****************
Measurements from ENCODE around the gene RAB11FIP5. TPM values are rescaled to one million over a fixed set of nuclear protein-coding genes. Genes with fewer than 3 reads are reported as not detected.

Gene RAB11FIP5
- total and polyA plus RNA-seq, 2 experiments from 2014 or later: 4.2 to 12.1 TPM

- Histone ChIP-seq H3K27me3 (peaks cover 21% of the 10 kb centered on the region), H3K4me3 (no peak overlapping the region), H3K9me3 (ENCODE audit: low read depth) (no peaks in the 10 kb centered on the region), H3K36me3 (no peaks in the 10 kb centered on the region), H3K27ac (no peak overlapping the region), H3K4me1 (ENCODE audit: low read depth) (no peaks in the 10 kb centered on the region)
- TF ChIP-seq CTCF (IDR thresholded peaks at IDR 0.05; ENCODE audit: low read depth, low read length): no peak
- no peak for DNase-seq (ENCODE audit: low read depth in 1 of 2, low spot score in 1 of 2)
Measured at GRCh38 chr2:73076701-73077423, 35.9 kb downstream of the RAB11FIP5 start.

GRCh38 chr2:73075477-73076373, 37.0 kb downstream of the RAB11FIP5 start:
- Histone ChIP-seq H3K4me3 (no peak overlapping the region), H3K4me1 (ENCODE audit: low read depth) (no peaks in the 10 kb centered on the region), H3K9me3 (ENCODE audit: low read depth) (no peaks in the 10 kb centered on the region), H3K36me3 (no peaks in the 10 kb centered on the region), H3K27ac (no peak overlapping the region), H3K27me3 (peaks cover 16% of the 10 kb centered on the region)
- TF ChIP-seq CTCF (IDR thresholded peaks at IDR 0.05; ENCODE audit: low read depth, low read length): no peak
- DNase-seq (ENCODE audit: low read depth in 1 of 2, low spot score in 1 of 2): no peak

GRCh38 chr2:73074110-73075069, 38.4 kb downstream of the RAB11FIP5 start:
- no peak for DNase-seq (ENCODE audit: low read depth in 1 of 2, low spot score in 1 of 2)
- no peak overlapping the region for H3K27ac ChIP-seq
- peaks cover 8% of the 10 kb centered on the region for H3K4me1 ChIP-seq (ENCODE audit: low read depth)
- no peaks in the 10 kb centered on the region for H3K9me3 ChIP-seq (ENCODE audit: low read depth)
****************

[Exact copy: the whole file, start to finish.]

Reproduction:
Measurements from ENCODE around the gene RAB11FIP5. TPM values are rescaled to one million over a fixed set of nuclear protein-coding genes. Genes with fewer than 3 reads are reported as not detected.

Gene RAB11FIP5
- total and polyA plus RNA-seq, 2 experiments from 2014 or later: 4.2 to 12.1 TPM

- Histone ChIP-seq H3K27me3 (peaks cover 21% of the 10 kb centered on the region), H3K4me3 (no peak overlapping the region), H3K9me3 (ENCODE audit: low read depth) (no peaks in the 10 kb centered on the region), H3K36me3 (no peaks in the 10 kb centered on the region), H3K27ac (no peak overlapping the region), H3K4me1 (ENCODE audit: low read depth) (no peaks in the 10 kb centered on the region)
- TF ChIP-seq CTCF (IDR thresholded peaks at IDR 0.05; ENCODE audit: low read depth, low read length): no peak
- no peak for DNase-seq (ENCODE audit: low read depth in 1 of 2, low spot score in 1 of 2)
Measured at GRCh38 chr2:73076701-73077423, 35.9 kb downstream of the RAB11FIP5 start.

GRCh38 chr2:73075477-73076373, 37.0 kb downstream of the RAB11FIP5 start:
- Histone ChIP-seq H3K4me3 (no peak overlapping the region), H3K4me1 (ENCODE audit: low read depth) (no peaks in the 10 kb centered on the region), H3K9me3 (ENCODE audit: low read depth) (no peaks in the 10 kb centered on the region), H3K36me3 (no peaks in the 10 kb centered on the region), H3K27ac (no peak overlapping the region), H3K27me3 (peaks cover 16% of the 10 kb centered on the region)
- TF ChIP-seq CTCF (IDR thresholded peaks at IDR 0.05; ENCODE audit: low read depth, low read length): no peak
- DNase-seq (ENCODE audit: low read depth in 1 of 2, low spot score in 1 of 2): no peak

GRCh38 chr2:73074110-73075069, 38.4 kb downstream of the RAB11FIP5 start:
- no peak for DNase-seq (ENCODE audit: low read depth in 1 of 2, low spot score in 1 of 2)
- no peak overlapping the region for H3K27ac ChIP-seq
- peaks cover 8% of the 10 kb centered on the region for H3K4me1 ChIP-seq (ENCODE audit: low read depth)
- no peaks in the 10 kb centered on the region for H3K9me3 ChIP-seq (ENCODE audit: low read depth)